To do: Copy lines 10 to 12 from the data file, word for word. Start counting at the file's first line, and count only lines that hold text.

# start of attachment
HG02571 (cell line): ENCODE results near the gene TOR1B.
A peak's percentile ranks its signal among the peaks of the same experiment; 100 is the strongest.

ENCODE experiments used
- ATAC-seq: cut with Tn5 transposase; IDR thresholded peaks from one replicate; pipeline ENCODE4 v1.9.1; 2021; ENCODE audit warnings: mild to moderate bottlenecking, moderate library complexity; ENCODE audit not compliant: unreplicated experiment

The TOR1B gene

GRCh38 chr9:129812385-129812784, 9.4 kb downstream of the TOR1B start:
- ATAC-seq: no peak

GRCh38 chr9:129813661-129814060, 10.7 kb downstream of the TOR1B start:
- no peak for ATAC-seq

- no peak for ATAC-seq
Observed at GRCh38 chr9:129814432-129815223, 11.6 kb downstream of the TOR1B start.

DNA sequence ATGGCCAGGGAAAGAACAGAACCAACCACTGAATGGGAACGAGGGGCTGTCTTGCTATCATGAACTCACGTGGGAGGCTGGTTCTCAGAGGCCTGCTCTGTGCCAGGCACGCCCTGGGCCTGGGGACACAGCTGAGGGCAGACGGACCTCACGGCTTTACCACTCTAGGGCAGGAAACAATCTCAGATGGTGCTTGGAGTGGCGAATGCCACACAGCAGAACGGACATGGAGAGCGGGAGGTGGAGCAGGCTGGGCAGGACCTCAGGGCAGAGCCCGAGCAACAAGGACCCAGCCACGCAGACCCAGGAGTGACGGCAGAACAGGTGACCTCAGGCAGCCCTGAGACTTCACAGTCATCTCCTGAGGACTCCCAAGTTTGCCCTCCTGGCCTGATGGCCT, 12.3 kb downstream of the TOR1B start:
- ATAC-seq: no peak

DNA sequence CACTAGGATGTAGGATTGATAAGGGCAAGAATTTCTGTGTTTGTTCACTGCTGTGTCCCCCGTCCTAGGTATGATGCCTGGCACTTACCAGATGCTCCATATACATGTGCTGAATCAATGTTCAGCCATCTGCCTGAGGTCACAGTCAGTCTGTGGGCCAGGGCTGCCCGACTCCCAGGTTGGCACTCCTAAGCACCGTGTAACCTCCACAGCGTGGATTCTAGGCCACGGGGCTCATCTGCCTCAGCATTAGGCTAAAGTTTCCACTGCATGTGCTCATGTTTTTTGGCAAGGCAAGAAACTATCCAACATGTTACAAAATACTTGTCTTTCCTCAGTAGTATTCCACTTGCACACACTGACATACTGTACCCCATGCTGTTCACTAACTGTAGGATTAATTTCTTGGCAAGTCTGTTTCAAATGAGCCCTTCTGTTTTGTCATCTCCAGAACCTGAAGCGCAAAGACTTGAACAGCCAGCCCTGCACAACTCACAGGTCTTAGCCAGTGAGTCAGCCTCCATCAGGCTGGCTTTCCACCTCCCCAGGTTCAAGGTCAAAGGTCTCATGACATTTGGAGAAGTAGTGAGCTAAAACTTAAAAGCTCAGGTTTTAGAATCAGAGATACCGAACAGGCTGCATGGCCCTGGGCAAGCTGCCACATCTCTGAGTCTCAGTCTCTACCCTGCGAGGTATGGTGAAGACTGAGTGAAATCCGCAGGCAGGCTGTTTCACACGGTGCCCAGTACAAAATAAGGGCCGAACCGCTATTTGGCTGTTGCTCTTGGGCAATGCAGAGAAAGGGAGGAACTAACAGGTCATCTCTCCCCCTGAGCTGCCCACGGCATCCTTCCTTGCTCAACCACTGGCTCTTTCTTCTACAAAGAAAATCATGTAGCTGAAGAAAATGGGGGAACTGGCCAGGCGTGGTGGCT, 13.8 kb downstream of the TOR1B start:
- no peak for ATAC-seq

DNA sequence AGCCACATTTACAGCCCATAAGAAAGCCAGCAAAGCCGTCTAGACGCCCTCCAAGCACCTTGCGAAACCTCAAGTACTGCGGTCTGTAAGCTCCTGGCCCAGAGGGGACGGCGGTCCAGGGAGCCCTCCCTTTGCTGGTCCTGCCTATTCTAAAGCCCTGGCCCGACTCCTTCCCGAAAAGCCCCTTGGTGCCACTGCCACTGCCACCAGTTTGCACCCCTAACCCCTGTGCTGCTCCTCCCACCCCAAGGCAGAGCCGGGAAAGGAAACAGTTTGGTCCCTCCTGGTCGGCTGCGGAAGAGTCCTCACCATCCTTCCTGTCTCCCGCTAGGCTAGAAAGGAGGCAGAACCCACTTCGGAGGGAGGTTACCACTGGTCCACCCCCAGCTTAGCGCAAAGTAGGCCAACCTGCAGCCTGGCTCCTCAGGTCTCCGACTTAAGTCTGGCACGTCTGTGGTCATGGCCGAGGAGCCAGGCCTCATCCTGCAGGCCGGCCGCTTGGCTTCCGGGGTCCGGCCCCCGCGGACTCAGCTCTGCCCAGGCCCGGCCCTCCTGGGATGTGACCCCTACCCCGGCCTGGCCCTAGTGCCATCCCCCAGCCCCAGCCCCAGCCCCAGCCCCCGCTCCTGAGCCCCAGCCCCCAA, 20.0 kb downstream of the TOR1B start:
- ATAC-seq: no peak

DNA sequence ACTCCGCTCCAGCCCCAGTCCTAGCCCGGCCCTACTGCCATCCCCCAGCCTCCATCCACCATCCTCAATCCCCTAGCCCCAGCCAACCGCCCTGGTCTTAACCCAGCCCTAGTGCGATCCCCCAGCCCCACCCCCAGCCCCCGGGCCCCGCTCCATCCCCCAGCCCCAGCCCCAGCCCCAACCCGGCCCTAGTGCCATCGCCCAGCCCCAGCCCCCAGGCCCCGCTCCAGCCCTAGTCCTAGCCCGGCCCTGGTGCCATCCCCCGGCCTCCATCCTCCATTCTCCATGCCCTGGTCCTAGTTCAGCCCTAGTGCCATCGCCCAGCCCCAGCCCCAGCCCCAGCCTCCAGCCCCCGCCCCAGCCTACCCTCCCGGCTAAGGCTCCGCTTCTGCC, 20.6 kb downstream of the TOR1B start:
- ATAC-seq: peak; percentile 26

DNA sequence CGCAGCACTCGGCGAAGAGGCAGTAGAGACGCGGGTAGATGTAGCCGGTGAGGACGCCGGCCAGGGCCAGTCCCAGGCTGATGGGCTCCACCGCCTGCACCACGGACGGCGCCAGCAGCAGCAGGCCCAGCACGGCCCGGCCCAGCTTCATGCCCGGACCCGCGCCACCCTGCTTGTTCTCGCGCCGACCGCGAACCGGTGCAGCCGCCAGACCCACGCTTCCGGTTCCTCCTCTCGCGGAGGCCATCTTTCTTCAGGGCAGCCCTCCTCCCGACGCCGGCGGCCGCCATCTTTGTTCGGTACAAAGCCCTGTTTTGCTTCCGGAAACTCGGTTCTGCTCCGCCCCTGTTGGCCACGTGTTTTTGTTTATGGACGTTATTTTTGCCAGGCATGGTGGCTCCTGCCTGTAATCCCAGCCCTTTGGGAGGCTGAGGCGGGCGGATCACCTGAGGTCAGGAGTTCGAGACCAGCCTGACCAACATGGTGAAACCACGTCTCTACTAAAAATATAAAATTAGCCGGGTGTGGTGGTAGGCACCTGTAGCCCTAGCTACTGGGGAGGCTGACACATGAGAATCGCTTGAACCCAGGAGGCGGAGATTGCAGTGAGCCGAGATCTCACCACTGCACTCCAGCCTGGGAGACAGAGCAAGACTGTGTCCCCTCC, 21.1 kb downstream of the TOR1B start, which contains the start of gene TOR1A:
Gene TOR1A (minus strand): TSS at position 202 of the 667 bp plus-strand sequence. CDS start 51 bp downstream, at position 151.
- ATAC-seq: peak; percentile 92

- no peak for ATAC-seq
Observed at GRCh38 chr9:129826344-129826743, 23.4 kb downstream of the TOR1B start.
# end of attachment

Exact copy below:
- no peak for ATAC-seq
Observed at GRCh38 chr9:129814432-129815223, 11.6 kb downstream of the TOR1B start.

DNA sequence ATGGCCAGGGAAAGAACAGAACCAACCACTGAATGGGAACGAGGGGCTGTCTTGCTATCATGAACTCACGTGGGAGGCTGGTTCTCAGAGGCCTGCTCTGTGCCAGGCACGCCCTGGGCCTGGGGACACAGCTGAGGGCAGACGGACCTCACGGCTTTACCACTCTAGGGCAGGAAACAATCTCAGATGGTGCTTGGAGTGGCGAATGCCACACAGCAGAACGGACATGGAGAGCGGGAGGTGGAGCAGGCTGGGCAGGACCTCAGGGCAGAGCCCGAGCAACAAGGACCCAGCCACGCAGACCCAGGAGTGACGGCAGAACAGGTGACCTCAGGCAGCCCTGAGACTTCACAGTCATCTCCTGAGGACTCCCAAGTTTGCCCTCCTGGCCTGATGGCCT, 12.3 kb downstream of the TOR1B start: